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When one sees in a mirror, he sees himself. The man ‘staring back from the glass’ is your own self. The usage of simile can be seen in the following line,
In the above-mentioned line, the poet compares the man looking in the glass to Jack Horner and chisel, a plum. The poem is metaphorical in its deliverance of ideas as the poet conveys the notion of a man looking for his own self, he cannot cheat himself as it has a disastrous ending but he can befriend himself by knowing him and by being true to himself. If he is unable to ‘look him straight in the eye’, he lacks strength to face himself. It has also some literal aspects such as a man seeing in mirror, sees his own reflection as the poet says,
“A Bird Came Down” by Emily Dickinson also contains literal as well as figurative language. Emily narrates the incident of seeing a bird that ‘came down the walk’, his eating of the angle-worm, his drinking the dew, his rapid eyes, his cautiousness and the poet’s offering of a crumb, each and everything is literal as it appears as a true narration of an event. However, we can also find figurative language in the poem as the poet compares the bird’s flight and his style,
His feathers were like oars, which divided the ocean, they appeared of silver color, his flight was like the flight of butterflies and his style of flight was like a swimmer who leaped and bounced, while flying. We can see the usage of simile and metaphor in the above lines. His stirring of ‘his velvet head/Like one in danger’ is again containing a simile.
The poem, “Little Boy Blue” by Eugene Field shows the employment of literal as well as figurative language. The presence of old toys at their places and the dust and rust covering them is indicative of their being old and being neglected, which is literal language. The Little boy blue is the child who owns the toys, one of which is described explicitly, the soldier with the dog. The poet personifies
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Words carry important literal and symbolic meanings. When Former US President George W. Bush termed three Muslim countries as the ‘axes of evil’ (The Economist, 2002) created furore in the Muslim world and became a cause of tensed diplomatic relations with several countries.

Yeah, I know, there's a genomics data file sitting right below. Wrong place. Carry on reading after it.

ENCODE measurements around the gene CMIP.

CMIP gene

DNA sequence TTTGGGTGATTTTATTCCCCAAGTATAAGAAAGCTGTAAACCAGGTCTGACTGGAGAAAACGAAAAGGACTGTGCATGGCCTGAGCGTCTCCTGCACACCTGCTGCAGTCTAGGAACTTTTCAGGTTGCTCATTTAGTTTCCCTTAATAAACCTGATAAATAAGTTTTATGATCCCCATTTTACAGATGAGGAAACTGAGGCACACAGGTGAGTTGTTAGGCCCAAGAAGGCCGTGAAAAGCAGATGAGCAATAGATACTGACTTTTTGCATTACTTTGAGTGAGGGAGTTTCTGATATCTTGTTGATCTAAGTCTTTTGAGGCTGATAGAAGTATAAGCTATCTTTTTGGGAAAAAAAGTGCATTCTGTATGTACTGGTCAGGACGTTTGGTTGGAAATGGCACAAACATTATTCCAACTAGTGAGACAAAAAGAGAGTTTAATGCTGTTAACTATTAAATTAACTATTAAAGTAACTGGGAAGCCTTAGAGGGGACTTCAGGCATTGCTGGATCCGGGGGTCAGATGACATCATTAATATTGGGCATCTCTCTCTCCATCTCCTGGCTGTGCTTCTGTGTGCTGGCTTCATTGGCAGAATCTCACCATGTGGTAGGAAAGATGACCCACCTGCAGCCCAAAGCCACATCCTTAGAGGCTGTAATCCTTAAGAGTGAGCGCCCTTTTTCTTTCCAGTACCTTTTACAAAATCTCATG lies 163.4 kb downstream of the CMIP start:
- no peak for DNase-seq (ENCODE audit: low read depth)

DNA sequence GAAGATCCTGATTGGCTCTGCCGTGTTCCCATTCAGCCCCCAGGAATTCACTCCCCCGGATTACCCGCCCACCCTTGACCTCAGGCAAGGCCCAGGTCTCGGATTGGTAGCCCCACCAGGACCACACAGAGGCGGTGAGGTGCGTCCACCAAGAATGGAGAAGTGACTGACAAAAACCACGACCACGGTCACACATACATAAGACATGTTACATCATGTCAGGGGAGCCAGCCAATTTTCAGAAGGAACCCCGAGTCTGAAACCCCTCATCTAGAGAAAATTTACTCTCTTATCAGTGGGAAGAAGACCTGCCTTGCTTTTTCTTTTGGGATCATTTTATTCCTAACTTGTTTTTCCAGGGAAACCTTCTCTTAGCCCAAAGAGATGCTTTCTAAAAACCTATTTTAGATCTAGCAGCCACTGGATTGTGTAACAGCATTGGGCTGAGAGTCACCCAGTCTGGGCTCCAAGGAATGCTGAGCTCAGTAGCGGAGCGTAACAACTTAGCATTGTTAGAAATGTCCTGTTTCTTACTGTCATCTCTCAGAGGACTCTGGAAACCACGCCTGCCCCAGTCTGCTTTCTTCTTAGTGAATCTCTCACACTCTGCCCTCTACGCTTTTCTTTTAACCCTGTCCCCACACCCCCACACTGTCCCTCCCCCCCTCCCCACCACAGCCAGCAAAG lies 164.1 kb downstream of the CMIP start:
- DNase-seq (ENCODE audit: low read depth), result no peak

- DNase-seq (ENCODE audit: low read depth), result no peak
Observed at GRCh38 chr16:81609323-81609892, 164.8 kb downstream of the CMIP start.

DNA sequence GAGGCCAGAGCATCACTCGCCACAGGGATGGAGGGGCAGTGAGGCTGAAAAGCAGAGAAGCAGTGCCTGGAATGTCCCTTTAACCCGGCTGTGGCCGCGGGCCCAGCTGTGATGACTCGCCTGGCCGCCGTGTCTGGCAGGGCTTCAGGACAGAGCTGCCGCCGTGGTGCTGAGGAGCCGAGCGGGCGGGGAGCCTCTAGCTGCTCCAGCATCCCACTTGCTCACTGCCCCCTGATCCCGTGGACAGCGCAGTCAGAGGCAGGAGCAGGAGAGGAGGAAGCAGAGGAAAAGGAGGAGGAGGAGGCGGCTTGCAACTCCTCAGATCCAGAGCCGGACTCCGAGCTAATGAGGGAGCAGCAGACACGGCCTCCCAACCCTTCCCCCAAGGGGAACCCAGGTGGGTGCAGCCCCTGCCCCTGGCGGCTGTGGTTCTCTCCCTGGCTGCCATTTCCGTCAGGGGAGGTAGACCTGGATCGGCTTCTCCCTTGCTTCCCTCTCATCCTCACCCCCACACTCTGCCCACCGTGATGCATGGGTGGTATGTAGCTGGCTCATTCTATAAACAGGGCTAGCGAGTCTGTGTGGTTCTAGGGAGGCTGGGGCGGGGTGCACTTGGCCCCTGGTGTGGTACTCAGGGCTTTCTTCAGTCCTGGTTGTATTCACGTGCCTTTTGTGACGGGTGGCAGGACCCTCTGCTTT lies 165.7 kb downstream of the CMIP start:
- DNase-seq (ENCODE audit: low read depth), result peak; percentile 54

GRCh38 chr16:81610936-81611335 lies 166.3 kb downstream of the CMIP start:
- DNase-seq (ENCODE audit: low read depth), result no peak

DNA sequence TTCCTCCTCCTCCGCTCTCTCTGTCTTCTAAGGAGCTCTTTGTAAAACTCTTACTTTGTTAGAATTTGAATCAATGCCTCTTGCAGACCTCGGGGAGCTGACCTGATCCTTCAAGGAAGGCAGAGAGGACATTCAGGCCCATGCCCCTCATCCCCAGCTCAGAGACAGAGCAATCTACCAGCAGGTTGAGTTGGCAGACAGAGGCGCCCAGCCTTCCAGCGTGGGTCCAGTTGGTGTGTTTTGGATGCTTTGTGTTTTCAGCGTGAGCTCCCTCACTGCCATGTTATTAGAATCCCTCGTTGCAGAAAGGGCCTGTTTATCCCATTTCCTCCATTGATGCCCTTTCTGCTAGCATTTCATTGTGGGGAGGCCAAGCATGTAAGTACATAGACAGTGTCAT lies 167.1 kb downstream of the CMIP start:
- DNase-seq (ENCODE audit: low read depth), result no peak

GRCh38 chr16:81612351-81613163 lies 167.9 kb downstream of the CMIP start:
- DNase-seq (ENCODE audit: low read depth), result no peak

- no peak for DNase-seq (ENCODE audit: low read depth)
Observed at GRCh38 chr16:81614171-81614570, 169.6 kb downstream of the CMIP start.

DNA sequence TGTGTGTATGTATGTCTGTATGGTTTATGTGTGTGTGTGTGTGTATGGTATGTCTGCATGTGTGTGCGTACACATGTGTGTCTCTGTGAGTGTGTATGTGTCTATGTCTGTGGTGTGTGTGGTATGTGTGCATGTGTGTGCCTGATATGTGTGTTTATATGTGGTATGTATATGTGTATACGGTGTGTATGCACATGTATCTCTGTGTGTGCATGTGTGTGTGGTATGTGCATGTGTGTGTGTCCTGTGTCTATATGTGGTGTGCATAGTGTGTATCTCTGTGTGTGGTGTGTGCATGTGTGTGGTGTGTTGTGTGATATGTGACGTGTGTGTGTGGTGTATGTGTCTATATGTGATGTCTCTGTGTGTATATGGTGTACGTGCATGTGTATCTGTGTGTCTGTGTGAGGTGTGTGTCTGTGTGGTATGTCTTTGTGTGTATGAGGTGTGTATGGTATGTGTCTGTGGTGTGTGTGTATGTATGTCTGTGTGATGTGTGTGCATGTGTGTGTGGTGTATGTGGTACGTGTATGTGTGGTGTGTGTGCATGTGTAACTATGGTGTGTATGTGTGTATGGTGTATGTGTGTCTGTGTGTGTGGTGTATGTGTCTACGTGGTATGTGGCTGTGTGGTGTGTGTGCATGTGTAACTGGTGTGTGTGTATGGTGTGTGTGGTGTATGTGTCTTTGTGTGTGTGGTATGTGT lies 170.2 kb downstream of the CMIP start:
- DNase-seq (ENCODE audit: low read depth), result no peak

This can be done whether the words are written or spoken. Unfortunately, if someone does not know how to properly use certain language devices, such as those that make up figurative speech, they risk confusing the person that they are trying to communicate with.
Language is used as the primary process to communicate with one another. The former refers to a representation of something that may not actually be true but is either making a comparison or using different words to get a point across. The Merriam Webster dictionary defines figurative as “representing by a figure or resemblance” (“Figurative,” 2012).
Understanding in what particular juncture one should employ literal versus figurative language is a skill that should be mastered in order to ensure that the desired effect of one’s language, both written and spoken, adheres closely to the desired intent which it is meant to evoke.
There can be figurative uses for the word, or even literal uses which manage to change the context of the word regardless of the word etymology. This paper will look into the etymology and meaning of 10 of the most popular words used in the American English language.
Analogy is another important term; this term is of significance when linguistics comes into play. Analogy refers to deriving the exact meaning of a sentence or a word; it is a cognitive process which comes into play when analogy
A lot of comparisons are made in the case of using figurative speech; thus, leading to an elucidation of the fact that figurative language is a form of expression by the authors to bring out the intended meanings.
In the words of
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